‘Don’t go to a supermarket stoned’: Robbie Williams, 46, reveals drugs left him ‘morbidly obese and looking like a farmyard animal’… as he brands Mr Kipling ‘a b*****d’
- The singer, 46, found himself on a slippery slope when he left Take That in 1995 and adjusted to his new life with freedom to do and eat what he wanted
- Robbie has been open about his struggles with drugs and his weight in the past and he was made an ambassador for Weight Watchers in 2018
- The star went into rehab in 2007 after taking speed, acid, heroin, cocaine and ‘heart-stopping’ amounts of prescription drugs
Robbie Williams has candidly revealed that he gained vast amounts of weight when he used to get high and go food shopping.
The singer, 46, found himself on a slippery slope when he left Take That in 1995 and adjusted to his new life.
Speaking on his At Home with Williamses podcast, the star said his drug use and bad diet contributed to his weight gain.
Candid: Robbie Williams said he gained weight when he used to get high and go food shopping after leaving Take That (pictured left in 1996)
He said: ‘I rented a flat. I went to the supermarket on my first shop. Once. Stoned. Don’t go to a supermarket stoned. You make bad choices.
‘I opened the fridge and there was this whole Mr Kipling cake. And I can remember this moment going, “Hang on, I don’t live with my mum. I can eat all that cake”.’
He explained that his newfound freedom caused him to put on the pounds in the following months.
He said: ‘That was January. By February I was morbidly obese. I looked like a farm animal as it was quoted in the press in 1996, ‘Mr Kipling is a b*****d’.’
Life changes: Robbie is now an ambassador for Weight Watchers and has been open about his struggles with food and drugs
Robbie has been open about his struggles with drugs and his weight in the past and he was made an ambassador for Weight Watchers in 2018.
The star went into rehab in 2007 after taking speed, acid, heroin, cocaine and ‘heart-stopping’ amounts of prescription drugs.
He previously admitted he was just ’24 hours away from death’ at the height of his addiction, which saw him taking a dangerous cocktail of drugs.
He said in 2009: ‘I would do 20 Vicodin in a night. I might have been 24 hours away from dying. Then I’d take Adderall, which was like speed for people with ADHD. I’d be doing colossal, heart-stopping amounts of that.
Battles: The pop star, pictured in 1996, went into rehab in 2007 after taking speed, acid, heroin, cocaine and ‘heart-stopping’ amounts of prescription drugs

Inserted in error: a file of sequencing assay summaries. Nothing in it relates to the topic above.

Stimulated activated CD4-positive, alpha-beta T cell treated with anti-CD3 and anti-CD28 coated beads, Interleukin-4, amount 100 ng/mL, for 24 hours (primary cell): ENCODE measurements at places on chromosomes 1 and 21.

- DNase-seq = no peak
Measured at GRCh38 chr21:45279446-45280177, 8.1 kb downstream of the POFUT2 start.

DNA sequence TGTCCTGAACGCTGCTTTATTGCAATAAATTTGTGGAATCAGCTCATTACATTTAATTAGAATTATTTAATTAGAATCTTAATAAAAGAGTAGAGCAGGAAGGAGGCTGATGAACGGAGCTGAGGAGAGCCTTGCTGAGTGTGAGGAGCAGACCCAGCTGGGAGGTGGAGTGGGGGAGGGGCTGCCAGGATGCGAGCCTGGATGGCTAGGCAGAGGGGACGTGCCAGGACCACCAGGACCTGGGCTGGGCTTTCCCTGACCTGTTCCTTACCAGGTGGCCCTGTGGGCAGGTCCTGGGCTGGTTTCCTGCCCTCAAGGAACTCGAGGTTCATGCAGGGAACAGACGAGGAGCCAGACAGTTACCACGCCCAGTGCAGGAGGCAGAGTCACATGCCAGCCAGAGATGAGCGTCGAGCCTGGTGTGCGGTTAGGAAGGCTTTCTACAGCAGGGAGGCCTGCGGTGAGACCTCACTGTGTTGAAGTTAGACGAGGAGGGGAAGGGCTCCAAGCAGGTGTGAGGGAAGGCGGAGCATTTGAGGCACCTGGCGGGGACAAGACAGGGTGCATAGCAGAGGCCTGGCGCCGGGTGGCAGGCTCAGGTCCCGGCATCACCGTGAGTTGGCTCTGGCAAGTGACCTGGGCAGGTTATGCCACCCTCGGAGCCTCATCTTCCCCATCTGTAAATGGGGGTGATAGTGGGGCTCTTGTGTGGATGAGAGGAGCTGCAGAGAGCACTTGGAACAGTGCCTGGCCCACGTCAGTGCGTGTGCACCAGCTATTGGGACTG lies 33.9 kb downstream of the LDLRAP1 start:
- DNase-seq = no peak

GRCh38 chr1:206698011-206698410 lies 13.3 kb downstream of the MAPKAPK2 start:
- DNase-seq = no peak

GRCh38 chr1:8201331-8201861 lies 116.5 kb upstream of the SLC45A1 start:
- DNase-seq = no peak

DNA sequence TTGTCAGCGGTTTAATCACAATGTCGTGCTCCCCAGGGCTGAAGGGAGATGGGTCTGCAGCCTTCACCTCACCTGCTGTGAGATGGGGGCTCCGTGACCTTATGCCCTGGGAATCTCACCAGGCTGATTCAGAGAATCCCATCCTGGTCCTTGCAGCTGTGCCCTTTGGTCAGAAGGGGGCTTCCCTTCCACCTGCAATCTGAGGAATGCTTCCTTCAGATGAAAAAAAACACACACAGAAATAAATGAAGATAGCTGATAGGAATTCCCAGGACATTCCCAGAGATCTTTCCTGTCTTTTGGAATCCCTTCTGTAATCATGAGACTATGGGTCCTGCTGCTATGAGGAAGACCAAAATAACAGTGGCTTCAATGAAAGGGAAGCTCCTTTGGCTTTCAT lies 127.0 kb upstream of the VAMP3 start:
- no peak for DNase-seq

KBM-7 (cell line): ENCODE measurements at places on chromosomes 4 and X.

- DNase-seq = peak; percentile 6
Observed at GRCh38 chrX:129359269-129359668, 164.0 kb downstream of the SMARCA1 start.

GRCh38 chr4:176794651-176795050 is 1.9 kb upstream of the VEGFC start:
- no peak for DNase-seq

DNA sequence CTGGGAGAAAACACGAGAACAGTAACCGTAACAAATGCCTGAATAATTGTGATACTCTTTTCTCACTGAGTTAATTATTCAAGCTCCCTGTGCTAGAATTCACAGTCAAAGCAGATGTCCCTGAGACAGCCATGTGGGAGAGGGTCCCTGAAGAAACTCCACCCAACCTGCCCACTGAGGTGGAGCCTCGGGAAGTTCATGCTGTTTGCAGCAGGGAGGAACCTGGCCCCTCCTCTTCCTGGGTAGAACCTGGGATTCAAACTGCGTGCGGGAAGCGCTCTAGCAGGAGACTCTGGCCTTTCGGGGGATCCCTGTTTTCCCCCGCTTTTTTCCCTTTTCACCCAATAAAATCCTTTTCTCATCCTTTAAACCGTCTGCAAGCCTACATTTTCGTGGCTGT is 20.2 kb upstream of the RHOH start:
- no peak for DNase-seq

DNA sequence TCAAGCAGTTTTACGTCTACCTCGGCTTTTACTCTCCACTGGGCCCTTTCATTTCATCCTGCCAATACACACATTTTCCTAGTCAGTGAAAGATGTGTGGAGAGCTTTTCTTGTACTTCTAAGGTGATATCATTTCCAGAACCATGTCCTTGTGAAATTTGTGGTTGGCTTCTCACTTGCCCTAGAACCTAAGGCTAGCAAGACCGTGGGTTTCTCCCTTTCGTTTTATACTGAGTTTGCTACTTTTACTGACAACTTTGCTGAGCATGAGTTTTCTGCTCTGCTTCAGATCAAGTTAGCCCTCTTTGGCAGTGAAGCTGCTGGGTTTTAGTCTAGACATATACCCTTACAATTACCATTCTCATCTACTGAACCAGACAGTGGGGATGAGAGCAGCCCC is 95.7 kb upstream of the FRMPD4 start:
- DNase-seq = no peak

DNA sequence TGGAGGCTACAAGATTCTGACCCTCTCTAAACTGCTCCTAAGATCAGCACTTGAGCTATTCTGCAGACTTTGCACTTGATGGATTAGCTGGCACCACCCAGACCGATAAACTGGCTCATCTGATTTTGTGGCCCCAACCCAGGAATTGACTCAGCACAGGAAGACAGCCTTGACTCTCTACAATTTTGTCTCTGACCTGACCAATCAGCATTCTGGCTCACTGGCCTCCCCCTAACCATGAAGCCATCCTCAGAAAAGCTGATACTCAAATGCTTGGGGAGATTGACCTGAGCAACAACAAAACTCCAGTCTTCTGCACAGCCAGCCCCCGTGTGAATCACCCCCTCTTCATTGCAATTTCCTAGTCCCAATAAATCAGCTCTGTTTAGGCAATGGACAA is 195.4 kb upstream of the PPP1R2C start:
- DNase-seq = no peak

‘You can buy Sativa, which is basically LSD for five minutes. It’s powerful stuff. That’s where I was. You try your best to balance them off against each other but you never manage it.
‘It was the American addiction. Prescription pills. It wasn’t the best period of my life. You see Anna Nicole Smith goes off – pills. Michael Jackson goes off – pills. And Heath Ledger. I can relate to all of that.’
But the pop star admitted his battle with drugs started when he was just a teenager.
He said during the 2009 interview: ‘When I started going clubbing at 16 we were on acid. Then acid and speed. Then it progressed into cocaine.. Before the acid, heroin. I did that once.
‘I was 19 and went to the MTV Awards and did some Ephedrine [a stimulant], coke, E’s.’
Addiction: Robbie has admitted his battle with drugs started when he was just a teenager when he took acid and speed
Robbie was admitted to a clinic in Arizona in 2007, on his 33rd birthday.
He said about his battle with his diet last month: ‘I’d done some very extreme things before where I’ve basically lived on fresh air; broth, some mango and that was it.
‘I was so emotional and depressed and had all of these feelings coming up because my body was starving itself.’
He added: ‘I’ve either been overweight and unhappy or been extreme and underweight and unhappy. Both of those places have led to depression.
‘I seem to have found a middle way… this is the best I’ve been solidly for a long time. Consistency is the best I’ve ever been, I think.’
Honest: The popstar said his issues with food and his weight have contributed to his depression